Waking hours with Joan Mulvihill, Irish Internet Association CEO
Joan Mulvihill (42) is CEO of the Irish Internet Association. Originally from Ballymahon in Co Longford, she now lives in Mullingar and commutes to work at the Digital Hub on Thomas Street in Dublin
Published 17/08/2015 | 02:30
I made the big move from Dublin to Mullingar on Friday, March 13, this year, and so far, so great. My commute time to the Digital Hub is 55 minutes, door-to-door, which is almost the same as it was when I lived in an apartment in Rathmichael, and any extra is worth it to have a garden. I get up at 7am, unless I have an early meeting, and leave the house pretty quickly - shower, dress, out the door. My kitchen does not feature in my morning plans.
Once I reach the M4, I pull into a service station and grab coffee and a pastry. I eat pretty well in general, but I cut myself some slack at 8.15am. Also, I know I can I run it off later. I run about three times a week, maybe seven or eight kilometres during the week, and 17km at the weekend.
I started running about three years ago, and I have found so many analogies between running and work. I used to think I couldn't run up the steep hills, but then I realised that you just keep putting one foot in front of the other, breathe in and out, and you will get to the top. When I started seeing it like that, I started seeing a lot of challenges at work in the same way.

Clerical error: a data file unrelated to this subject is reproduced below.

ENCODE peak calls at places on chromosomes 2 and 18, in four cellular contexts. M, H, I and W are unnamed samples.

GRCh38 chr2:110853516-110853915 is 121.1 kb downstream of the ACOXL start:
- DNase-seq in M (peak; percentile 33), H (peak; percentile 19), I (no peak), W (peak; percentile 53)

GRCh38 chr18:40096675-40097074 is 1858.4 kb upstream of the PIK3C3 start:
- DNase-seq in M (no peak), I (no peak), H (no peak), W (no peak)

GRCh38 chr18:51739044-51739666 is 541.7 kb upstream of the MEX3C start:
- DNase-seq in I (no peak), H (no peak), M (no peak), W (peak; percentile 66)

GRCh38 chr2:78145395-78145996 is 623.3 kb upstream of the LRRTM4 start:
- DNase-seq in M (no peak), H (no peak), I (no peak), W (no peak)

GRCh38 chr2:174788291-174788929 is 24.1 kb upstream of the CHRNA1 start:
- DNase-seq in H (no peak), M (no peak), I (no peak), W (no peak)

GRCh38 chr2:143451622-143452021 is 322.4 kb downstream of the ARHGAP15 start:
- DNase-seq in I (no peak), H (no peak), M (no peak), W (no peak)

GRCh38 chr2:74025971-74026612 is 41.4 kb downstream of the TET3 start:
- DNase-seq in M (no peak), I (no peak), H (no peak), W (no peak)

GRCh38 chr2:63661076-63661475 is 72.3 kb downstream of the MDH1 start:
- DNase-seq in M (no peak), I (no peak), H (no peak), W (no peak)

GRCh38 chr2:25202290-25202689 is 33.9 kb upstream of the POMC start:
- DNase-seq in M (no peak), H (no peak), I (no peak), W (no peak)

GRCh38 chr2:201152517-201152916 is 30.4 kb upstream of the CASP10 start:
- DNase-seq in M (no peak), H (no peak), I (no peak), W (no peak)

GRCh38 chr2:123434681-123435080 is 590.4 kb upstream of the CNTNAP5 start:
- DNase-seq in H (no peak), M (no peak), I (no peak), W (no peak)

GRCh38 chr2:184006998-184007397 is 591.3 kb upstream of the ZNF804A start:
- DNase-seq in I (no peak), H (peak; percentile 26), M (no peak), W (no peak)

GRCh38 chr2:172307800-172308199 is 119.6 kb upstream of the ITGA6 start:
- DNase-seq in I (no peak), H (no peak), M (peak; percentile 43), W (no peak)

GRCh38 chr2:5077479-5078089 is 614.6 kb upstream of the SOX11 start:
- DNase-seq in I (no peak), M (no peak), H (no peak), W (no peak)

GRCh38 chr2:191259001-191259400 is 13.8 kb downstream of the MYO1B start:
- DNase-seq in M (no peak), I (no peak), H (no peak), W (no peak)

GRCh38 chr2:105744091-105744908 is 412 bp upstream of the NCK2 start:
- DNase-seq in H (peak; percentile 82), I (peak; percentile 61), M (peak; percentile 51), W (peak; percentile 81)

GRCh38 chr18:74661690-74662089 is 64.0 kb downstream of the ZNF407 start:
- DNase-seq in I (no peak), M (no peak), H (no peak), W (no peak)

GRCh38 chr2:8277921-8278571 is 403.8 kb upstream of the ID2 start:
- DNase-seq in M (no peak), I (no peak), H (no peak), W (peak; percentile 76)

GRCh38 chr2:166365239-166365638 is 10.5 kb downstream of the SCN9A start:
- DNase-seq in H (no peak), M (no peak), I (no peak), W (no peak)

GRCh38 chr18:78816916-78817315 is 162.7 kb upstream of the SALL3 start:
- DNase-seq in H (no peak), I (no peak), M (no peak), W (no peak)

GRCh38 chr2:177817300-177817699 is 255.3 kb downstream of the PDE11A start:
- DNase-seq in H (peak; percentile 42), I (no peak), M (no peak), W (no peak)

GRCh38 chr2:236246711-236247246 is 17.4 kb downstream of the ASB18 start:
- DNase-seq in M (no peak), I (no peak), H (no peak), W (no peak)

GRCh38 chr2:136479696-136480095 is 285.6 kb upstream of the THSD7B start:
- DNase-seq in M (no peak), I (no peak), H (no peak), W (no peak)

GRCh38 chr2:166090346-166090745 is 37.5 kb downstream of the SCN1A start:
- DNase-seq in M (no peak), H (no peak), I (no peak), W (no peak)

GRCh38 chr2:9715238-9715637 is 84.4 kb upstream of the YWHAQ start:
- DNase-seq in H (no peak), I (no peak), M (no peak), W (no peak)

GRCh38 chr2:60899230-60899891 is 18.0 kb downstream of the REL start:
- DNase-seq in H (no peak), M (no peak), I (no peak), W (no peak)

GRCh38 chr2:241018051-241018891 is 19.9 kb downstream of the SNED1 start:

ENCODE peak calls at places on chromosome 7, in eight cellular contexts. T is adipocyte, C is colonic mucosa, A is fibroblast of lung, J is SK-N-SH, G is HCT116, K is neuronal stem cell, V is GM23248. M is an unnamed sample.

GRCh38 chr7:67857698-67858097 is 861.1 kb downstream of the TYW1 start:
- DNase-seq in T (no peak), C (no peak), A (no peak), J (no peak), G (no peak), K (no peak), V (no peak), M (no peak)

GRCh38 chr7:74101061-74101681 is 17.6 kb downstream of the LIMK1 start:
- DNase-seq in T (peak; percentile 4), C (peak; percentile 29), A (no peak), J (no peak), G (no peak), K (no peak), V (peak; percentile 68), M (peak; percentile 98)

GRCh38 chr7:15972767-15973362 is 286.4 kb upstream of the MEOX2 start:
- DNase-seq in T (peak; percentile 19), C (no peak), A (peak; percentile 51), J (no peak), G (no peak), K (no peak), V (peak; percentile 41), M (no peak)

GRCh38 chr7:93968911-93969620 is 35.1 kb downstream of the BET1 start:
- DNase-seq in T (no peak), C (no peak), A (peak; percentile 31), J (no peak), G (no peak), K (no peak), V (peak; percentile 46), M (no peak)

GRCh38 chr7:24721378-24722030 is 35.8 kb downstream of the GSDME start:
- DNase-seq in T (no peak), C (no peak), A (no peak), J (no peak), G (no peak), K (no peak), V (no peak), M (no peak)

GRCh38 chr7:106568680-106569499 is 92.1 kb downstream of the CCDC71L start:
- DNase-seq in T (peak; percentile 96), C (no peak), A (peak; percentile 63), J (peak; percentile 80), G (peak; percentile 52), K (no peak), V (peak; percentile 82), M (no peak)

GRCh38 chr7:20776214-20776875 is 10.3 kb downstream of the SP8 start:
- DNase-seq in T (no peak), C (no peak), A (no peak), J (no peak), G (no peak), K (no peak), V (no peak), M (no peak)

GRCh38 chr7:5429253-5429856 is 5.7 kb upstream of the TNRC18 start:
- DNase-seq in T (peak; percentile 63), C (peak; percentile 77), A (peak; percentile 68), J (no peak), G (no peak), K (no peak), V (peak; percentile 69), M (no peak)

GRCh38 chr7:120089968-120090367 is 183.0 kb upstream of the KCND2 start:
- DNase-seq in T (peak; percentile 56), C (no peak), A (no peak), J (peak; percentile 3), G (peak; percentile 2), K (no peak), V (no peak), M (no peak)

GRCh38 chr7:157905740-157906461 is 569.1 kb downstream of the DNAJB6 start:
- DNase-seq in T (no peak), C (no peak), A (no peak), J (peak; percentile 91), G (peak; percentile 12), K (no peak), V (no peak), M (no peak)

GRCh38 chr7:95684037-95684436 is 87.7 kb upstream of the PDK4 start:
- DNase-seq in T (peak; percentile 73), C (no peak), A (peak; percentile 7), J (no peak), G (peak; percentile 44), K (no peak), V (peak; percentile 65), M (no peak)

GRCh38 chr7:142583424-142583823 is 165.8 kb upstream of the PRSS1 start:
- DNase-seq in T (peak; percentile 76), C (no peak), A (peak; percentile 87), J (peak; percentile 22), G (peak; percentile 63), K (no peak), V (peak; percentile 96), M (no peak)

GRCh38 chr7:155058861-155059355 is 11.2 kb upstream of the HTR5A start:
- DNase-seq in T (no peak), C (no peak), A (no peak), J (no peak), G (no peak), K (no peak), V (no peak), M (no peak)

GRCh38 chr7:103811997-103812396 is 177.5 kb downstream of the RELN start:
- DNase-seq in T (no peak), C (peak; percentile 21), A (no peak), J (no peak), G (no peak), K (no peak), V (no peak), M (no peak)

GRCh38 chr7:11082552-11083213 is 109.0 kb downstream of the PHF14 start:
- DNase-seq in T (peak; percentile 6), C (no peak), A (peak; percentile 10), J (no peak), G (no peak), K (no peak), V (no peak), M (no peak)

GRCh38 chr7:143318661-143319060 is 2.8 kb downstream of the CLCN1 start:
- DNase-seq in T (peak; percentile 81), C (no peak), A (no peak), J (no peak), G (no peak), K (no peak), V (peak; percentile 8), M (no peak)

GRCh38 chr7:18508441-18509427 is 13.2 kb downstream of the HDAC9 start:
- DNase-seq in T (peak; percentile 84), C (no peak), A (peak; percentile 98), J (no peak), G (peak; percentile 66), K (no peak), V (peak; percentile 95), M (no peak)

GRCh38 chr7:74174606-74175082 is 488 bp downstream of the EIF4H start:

I never had a big plan to move out of Dublin. In fact, I never make big plans. I reckon you can talk yourself in or out of anything, so I just jump, on the basis of, what's the worst that can happen? This way, I'm much closer to my family, and I have noticed how different my relationship is with my niece, now that I can see her more. That means a huge amount to me.
There are two of us in the office, myself and Ailbhe Lee. The IIA is the independent representative body for internet businesses in Ireland. It's a non-profit business association, and my duties as CEO are various. I might have to attend a government briefing, or I could be organising our Net Visionary awards, planning other events, speaking at conferences, building relationships with multi-nationals and our own start-up community, formulating our position on educational requirements, or on the new Eircodes.
I have a lot of meetings, anyone from grad students to IIA members and representatives of the Young Social Innovators; if I can fit it in, I'll do it. I do have to do admin stuff as well, like manage the books, report to the board and check the management accounts, but I have Ailbhe to help me with that, and I could not do this without her.
My mobile phone is always on, and if I can't help personally, I will know the person who can. I don't often take holidays - but you know what they say - if you find a job you love, you'll never have to work a day in your life. I really believe that. If things are getting manic and Ailbhe and I are about to explode, we do a 3pm Kardashian update. That's our pressure release. It gives us a giggle, then we get on with our work.